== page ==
Our new ideal girl: bikini babe, hostess

Observations

April 27, 2003|By Samira A. Tanedo | Samira A. Tanedo,Sun Staff

Since Sept. 11, 2001, patriotism has been in vogue across America, from bumper stickers to pop songs to the recent rallies in support of troops in Iraq.

So it only seems natural that television would work this patriotic fervor into prime-time programming. Reality shows like American Idol, America's Most Talented Kid, and the reincarnated America's Funniest Home Videos all seem to be out to capitalize on down-home American spirit.

But what about ABC's reality series All American Girl? The show, which airs Thursday nights at 8 p.m., began with a promise to produce the ideal "all-American girl." As the show hits the midway point of its 13-week run, though, the question is: Just what ideal of American girlhood is the show selling? It sure doesn't seem to be Mom, apple pie and great self-esteem.

The show is a contest, part beauty pageant, part Fear Factor, in which the contestants, aided by "coaches," strive to prove or improve themselves in various ways. So far, we've watched the coaches -- ex-NBA star John Salley, producer Suzanne de Passe and former Spice Girl Geri Halliwell -- judge the girls in such categories as how well they can race through an obstacle course in bathing suits, or plan a dinner party.

In one episode, we saw Ali (the contestants' full names aren't revealed), a graduate of Catholic University in Washing-ton, worry more about losing her bikini top than about how ridiculous it was for her to climb, crawl and shoot basketballs while in a bikini. Andrea, a former cheerleader, did the dog paddle in the water competition for fear her hair might get wet.

In another episode, US magazine beauty director Veronica Hinman made sure she dissected each of the girls' flaws, giving them "tough-love makeovers," perhaps so they could appear more "American."

Party time

Then the girls, who range in age from 19 to 23, but vary little in weight or race, coordinated a party for their coaches. While trying to demonstrate their interpersonal skills, Natalie, an overbearing cognitive science major, and Ali ganged up on perky, blond, blue-eyed Tarah, a national dance champion.

The point of all this? The show's producer, Marilyn Wilson, told a Canadian daily newspaper, the Halifax, that All American Girl demonstrates that "Women today have to do a lot ... the show reflects what a modern woman is."

Robert Thompson, Syracuse University's professor of Media and Popular culture and director of the university's Center for the Study of Popular Television, is skeptical about that premise. He calls All American Girl a "cheesy" attempt to emulate last November's Victoria's Secret television special, where lots of women and skin were supposed to equal high ratings. (It didn't.)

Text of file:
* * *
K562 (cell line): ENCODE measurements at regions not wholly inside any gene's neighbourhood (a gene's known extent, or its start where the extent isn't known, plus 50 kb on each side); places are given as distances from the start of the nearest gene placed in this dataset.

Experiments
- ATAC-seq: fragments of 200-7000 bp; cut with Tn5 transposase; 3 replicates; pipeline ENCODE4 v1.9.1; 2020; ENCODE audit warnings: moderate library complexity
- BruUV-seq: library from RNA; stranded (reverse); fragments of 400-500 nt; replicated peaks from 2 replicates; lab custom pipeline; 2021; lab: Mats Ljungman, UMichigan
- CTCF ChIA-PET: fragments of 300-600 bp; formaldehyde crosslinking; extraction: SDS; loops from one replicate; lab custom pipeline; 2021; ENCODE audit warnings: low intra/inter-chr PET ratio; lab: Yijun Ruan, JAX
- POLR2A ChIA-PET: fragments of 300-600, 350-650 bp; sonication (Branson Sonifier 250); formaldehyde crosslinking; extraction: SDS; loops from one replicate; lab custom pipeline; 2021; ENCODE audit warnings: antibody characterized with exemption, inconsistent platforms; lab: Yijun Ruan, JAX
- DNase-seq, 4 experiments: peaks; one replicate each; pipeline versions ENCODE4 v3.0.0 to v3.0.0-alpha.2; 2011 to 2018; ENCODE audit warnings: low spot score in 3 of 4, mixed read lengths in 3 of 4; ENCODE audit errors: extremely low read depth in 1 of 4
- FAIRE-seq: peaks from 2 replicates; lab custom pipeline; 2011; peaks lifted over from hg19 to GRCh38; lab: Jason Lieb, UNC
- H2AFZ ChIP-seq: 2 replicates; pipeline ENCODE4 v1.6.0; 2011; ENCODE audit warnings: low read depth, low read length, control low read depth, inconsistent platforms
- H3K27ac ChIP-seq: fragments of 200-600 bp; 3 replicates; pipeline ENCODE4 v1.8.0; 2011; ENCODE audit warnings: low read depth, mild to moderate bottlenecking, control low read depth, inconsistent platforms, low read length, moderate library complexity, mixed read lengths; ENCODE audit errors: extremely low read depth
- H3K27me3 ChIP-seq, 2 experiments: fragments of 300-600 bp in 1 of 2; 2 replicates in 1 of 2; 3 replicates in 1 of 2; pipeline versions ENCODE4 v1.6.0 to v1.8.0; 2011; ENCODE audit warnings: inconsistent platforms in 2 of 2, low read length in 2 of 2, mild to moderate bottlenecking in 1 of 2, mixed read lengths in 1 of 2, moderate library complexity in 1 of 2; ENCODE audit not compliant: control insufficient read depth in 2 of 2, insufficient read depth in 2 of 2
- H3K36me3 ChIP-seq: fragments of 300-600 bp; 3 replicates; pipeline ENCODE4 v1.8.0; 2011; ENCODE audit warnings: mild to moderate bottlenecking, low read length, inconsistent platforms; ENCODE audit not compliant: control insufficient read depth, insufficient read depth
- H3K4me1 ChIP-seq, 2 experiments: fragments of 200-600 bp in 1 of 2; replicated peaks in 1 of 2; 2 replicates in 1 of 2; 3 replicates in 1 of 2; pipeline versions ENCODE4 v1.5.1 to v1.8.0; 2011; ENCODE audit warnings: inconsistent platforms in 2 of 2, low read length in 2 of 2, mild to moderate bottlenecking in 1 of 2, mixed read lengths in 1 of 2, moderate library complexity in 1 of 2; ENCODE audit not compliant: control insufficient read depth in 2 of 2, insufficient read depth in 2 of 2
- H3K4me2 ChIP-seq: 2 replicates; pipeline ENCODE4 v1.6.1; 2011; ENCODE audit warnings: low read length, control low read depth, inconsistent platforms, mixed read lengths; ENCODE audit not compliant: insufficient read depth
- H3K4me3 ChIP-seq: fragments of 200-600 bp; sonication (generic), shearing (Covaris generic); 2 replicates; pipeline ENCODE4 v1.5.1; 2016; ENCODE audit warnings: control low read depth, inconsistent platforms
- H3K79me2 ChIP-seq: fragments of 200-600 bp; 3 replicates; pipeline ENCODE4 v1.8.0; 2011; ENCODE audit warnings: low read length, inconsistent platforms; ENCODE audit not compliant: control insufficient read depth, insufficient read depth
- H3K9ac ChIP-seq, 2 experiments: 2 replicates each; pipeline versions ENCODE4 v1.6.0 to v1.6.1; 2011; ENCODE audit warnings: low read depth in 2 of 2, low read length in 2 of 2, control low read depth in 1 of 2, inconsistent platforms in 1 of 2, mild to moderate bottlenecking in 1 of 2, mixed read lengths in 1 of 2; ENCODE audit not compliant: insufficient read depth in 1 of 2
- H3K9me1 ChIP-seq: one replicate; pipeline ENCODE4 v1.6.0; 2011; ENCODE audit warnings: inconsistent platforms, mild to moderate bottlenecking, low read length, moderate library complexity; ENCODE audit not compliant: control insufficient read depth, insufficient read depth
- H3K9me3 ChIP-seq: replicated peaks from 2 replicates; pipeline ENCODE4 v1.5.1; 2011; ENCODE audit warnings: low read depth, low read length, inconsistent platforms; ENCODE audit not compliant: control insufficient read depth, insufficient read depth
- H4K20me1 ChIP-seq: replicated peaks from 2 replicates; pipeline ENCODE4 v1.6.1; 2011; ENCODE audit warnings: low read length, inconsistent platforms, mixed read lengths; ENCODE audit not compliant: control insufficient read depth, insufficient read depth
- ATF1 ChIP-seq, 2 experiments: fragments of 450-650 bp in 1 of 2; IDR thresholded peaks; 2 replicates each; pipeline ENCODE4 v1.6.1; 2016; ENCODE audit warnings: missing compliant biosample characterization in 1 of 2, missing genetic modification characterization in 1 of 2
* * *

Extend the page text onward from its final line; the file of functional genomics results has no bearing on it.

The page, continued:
Ratings for the show so far have been lukewarm. Its premiere drew 4 million viewers, but they have dropped off since. For the last two episodes, viewers have been voting off the contestants; this week, six of the original 15 finalists will face the ax.

Maybe a different approach to All American Girl is needed. Imagine a show, for instance, presenting women of varying heights, weights, and ethnicities, including, of course, indigenous women, the original Americans.

Kalpana Krishnamurthy, co-director of the young women's organization Third Wave Foun-dation, suggests such a show, one that would offer an "amazingly beautiful picture of diversity" among young women "leading their communities."

Product plugs

Meanwhile, a real all-American -- Suzanne Eyler, Loyola College's second team All-American la-crosse player -- dismisses the show as a "gimmick," with the term all-American serving as smoke and mirrors for something else.

Eyler may be on to something. The marketers of Schick shaving products, Acuvue lenses and Cingular Wireless sponsor segments of All American Girl, and their products are shamelessly worked into the show.

While the series claims to sell us a model of 21st-century women, what it really seems to offer is an outdated replica of June Cleaver, the late-'50s mother on Leave it to Beaver. The "challenges" the girls face recall a time when it was "all-American" for women's lives to be consumed with domestic issues like party planning and discovering the ultimate in beauty care. Today, when women have titles like senator, doctor and CEO, is there really something all-American about how well they can impersonate Michael Jackson?

Of course, there is something tangible in this for the winner: a contract with a major entertainment company. And in this celebrity-obsessed age, maybe that's as all-American an ambition as there is.

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